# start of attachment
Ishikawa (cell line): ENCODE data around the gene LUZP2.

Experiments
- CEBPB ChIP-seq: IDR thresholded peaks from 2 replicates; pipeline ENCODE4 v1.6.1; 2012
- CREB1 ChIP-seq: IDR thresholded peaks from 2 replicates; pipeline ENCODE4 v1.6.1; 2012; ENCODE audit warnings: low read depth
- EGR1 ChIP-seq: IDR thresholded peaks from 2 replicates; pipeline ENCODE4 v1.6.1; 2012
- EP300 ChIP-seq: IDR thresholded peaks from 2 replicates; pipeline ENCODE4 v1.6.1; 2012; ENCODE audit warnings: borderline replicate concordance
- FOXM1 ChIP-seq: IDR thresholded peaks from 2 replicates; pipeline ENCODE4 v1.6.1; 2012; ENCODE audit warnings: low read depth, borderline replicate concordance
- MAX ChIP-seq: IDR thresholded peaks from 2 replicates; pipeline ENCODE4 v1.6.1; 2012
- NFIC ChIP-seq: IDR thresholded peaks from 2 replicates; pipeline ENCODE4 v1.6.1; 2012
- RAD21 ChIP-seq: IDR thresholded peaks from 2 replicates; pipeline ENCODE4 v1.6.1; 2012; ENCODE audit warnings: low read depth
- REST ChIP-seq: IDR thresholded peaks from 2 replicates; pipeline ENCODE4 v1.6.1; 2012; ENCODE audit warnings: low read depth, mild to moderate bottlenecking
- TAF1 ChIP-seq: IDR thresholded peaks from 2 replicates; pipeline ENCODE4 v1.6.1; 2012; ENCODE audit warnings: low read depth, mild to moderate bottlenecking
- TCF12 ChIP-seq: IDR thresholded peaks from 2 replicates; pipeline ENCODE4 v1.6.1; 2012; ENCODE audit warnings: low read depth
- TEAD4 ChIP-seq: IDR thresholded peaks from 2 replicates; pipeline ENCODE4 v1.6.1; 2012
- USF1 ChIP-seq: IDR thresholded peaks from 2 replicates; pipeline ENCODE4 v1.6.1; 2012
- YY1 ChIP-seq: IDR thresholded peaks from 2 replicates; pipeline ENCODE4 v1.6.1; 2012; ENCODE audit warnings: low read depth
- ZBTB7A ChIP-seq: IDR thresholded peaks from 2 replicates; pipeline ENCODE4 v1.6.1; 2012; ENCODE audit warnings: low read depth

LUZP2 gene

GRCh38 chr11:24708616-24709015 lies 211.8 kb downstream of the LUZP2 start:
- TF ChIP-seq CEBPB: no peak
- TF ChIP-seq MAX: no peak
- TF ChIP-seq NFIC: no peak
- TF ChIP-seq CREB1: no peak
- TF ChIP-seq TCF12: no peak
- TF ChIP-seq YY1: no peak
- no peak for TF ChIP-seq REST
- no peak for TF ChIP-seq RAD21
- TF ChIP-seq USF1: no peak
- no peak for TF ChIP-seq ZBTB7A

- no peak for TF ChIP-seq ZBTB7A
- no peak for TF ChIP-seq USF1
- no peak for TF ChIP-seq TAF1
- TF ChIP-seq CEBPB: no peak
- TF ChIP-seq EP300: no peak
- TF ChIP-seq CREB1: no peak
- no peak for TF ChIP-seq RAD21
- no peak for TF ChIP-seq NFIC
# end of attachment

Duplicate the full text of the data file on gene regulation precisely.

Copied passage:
Ishikawa (cell line): ENCODE data around the gene LUZP2.

Experiments
- CEBPB ChIP-seq: IDR thresholded peaks from 2 replicates; pipeline ENCODE4 v1.6.1; 2012
- CREB1 ChIP-seq: IDR thresholded peaks from 2 replicates; pipeline ENCODE4 v1.6.1; 2012; ENCODE audit warnings: low read depth
- EGR1 ChIP-seq: IDR thresholded peaks from 2 replicates; pipeline ENCODE4 v1.6.1; 2012
- EP300 ChIP-seq: IDR thresholded peaks from 2 replicates; pipeline ENCODE4 v1.6.1; 2012; ENCODE audit warnings: borderline replicate concordance
- FOXM1 ChIP-seq: IDR thresholded peaks from 2 replicates; pipeline ENCODE4 v1.6.1; 2012; ENCODE audit warnings: low read depth, borderline replicate concordance
- MAX ChIP-seq: IDR thresholded peaks from 2 replicates; pipeline ENCODE4 v1.6.1; 2012
- NFIC ChIP-seq: IDR thresholded peaks from 2 replicates; pipeline ENCODE4 v1.6.1; 2012
- RAD21 ChIP-seq: IDR thresholded peaks from 2 replicates; pipeline ENCODE4 v1.6.1; 2012; ENCODE audit warnings: low read depth
- REST ChIP-seq: IDR thresholded peaks from 2 replicates; pipeline ENCODE4 v1.6.1; 2012; ENCODE audit warnings: low read depth, mild to moderate bottlenecking
- TAF1 ChIP-seq: IDR thresholded peaks from 2 replicates; pipeline ENCODE4 v1.6.1; 2012; ENCODE audit warnings: low read depth, mild to moderate bottlenecking
- TCF12 ChIP-seq: IDR thresholded peaks from 2 replicates; pipeline ENCODE4 v1.6.1; 2012; ENCODE audit warnings: low read depth
- TEAD4 ChIP-seq: IDR thresholded peaks from 2 replicates; pipeline ENCODE4 v1.6.1; 2012
- USF1 ChIP-seq: IDR thresholded peaks from 2 replicates; pipeline ENCODE4 v1.6.1; 2012
- YY1 ChIP-seq: IDR thresholded peaks from 2 replicates; pipeline ENCODE4 v1.6.1; 2012; ENCODE audit warnings: low read depth
- ZBTB7A ChIP-seq: IDR thresholded peaks from 2 replicates; pipeline ENCODE4 v1.6.1; 2012; ENCODE audit warnings: low read depth

LUZP2 gene

GRCh38 chr11:24708616-24709015 lies 211.8 kb downstream of the LUZP2 start:
- TF ChIP-seq CEBPB: no peak
- TF ChIP-seq MAX: no peak
- TF ChIP-seq NFIC: no peak
- TF ChIP-seq CREB1: no peak
- TF ChIP-seq TCF12: no peak
- TF ChIP-seq YY1: no peak
- no peak for TF ChIP-seq REST
- no peak for TF ChIP-seq RAD21
- TF ChIP-seq USF1: no peak
- no peak for TF ChIP-seq ZBTB7A

- no peak for TF ChIP-seq ZBTB7A
- no peak for TF ChIP-seq USF1
- no peak for TF ChIP-seq TAF1
- TF ChIP-seq CEBPB: no peak
- TF ChIP-seq EP300: no peak
- TF ChIP-seq CREB1: no peak
- no peak for TF ChIP-seq RAD21
- no peak for TF ChIP-seq NFIC